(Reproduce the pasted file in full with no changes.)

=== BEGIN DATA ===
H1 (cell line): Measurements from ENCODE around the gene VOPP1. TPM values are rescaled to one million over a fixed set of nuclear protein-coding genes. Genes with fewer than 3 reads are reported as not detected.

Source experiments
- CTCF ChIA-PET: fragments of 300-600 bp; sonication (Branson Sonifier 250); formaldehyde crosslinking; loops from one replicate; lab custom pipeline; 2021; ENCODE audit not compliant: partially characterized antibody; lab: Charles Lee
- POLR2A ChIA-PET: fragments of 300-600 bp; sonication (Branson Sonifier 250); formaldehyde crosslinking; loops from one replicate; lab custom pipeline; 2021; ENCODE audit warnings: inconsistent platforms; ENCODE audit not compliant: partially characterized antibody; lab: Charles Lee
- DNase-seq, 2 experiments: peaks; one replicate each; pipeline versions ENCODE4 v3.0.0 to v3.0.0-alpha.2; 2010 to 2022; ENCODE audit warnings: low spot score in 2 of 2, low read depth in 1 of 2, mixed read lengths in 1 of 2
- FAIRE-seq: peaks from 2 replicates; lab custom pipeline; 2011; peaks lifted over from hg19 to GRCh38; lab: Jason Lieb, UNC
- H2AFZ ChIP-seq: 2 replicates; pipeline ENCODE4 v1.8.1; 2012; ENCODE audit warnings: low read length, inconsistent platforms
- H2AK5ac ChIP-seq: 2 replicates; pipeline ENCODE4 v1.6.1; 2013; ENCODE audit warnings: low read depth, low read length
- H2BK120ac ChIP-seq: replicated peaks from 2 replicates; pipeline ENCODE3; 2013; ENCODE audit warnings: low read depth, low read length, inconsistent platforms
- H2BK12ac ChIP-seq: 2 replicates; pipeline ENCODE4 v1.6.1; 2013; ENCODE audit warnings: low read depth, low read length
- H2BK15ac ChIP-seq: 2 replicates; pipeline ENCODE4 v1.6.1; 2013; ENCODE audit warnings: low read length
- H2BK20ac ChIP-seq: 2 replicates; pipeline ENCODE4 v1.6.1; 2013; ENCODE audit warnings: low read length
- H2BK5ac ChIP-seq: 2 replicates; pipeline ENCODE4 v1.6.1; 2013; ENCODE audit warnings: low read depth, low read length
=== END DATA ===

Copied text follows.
H1 (cell line): Measurements from ENCODE around the gene VOPP1. TPM values are rescaled to one million over a fixed set of nuclear protein-coding genes. Genes with fewer than 3 reads are reported as not detected.

Source experiments
- CTCF ChIA-PET: fragments of 300-600 bp; sonication (Branson Sonifier 250); formaldehyde crosslinking; loops from one replicate; lab custom pipeline; 2021; ENCODE audit not compliant: partially characterized antibody; lab: Charles Lee
- POLR2A ChIA-PET: fragments of 300-600 bp; sonication (Branson Sonifier 250); formaldehyde crosslinking; loops from one replicate; lab custom pipeline; 2021; ENCODE audit warnings: inconsistent platforms; ENCODE audit not compliant: partially characterized antibody; lab: Charles Lee
- DNase-seq, 2 experiments: peaks; one replicate each; pipeline versions ENCODE4 v3.0.0 to v3.0.0-alpha.2; 2010 to 2022; ENCODE audit warnings: low spot score in 2 of 2, low read depth in 1 of 2, mixed read lengths in 1 of 2
- FAIRE-seq: peaks from 2 replicates; lab custom pipeline; 2011; peaks lifted over from hg19 to GRCh38; lab: Jason Lieb, UNC
- H2AFZ ChIP-seq: 2 replicates; pipeline ENCODE4 v1.8.1; 2012; ENCODE audit warnings: low read length, inconsistent platforms
- H2AK5ac ChIP-seq: 2 replicates; pipeline ENCODE4 v1.6.1; 2013; ENCODE audit warnings: low read depth, low read length
- H2BK120ac ChIP-seq: replicated peaks from 2 replicates; pipeline ENCODE3; 2013; ENCODE audit warnings: low read depth, low read length, inconsistent platforms
- H2BK12ac ChIP-seq: 2 replicates; pipeline ENCODE4 v1.6.1; 2013; ENCODE audit warnings: low read depth, low read length
- H2BK15ac ChIP-seq: 2 replicates; pipeline ENCODE4 v1.6.1; 2013; ENCODE audit warnings: low read length
- H2BK20ac ChIP-seq: 2 replicates; pipeline ENCODE4 v1.6.1; 2013; ENCODE audit warnings: low read length
- H2BK5ac ChIP-seq: 2 replicates; pipeline ENCODE4 v1.6.1; 2013; ENCODE audit warnings: low read depth, low read length